Polymer powder bed fusion, mostly characterized by selective laser sintering, is generally considered the most ‘industrial enabled’ plastic 3D printing process there is. This is because the technology can directly create the most all around mechanically robust parts while also being able to support volume production and scalability through efficient use of its building space in all dimensions, without the need to spend time designing support structures in parts. Though the technology is costly, limited in material choice today, and can waste material, there is no doubt that powder bed fusion is, on paper, is one of the most attractive choices for more industrially-oriented utilization. As a result, SmarTech’s latest published market forecasts in powder bed fusion predict this segment will generate the market’s largest share of hardware revenues within the next ten years.

However, don’t let that majority revenue share idea fool you –the actual estimate is that the majority share is only just over 30 percent by 2027, meaning that other print processes will control sizeable portions of the hardware spending over the next decade. Ignoring the industrial potential of print processes like vat photopolymerization and material extrusion, however, would be unwise given the technical developments which are ongoing in these areas.

The takeaway which was impressed upon me from this previously mentioned conversation was one which, ultimately many of us in the industry have arrived at independently. Unlike other tech of the past like the CD, with manufacturing technology, there isn’t a single concrete end goal to arrive at –one user may expect or desire a slightly different outcome from the next. And as a result of this, all of today’s plastic print technologies will continue to play an important role in polymer 3D printing over the long term (and likely even some which aren’t well established yet today).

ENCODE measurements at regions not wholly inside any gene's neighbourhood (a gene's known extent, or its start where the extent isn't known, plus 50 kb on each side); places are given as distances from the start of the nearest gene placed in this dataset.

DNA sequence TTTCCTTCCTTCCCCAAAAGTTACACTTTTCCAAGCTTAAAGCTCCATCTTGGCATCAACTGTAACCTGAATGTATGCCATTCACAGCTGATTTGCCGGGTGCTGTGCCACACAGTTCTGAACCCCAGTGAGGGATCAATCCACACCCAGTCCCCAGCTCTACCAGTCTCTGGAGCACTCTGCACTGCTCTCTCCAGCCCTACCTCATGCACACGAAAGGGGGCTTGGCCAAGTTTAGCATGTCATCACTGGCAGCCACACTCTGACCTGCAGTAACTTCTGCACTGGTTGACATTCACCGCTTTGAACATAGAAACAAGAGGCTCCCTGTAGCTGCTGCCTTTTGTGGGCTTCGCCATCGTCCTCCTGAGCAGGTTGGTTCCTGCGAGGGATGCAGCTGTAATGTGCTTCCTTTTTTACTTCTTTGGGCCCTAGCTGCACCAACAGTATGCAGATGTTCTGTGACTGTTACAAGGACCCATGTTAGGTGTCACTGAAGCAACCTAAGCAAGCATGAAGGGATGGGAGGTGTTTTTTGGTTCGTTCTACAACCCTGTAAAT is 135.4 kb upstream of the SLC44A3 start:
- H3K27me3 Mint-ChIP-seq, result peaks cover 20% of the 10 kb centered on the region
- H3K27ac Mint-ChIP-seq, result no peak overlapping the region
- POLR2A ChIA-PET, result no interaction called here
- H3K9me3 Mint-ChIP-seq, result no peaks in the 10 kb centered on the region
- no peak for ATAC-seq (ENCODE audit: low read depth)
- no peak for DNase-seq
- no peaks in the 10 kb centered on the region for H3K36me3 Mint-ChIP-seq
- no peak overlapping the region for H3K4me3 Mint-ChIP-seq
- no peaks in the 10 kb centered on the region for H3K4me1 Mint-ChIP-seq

Placing a bet on a single technology isn’t, of course, a bad idea in a market where there are multiple viable processes. Indeed, when looking at the hardware market for plastic printing today, a lot of the industry has been pushed forward by companies which have specialized in just one print solution. But from the perspective of supporting players, like those who will provide new material development, and ancillary technologies like material handling solutions and automated post processing systems, it’s better to be a position to support all these areas. This has been proven recently with both BASF and DSM –two leaders in 3D printing materials development –having restructured their additive businesses to create specific groups or product lines which focus on different print technologies.

Ultimately, there is industrialization potential across the board for polymer 3D printing, and capitalizing on this potential is the key to success in tomorrow’s industry. Each technology is developing its own unique approaches to creating more industrial appeal. As a current or potential future stakeholder in the industry, don’t overlook this point. Competing polymer 3D printing processes could be one of your biggest opportunities –or your biggest threat.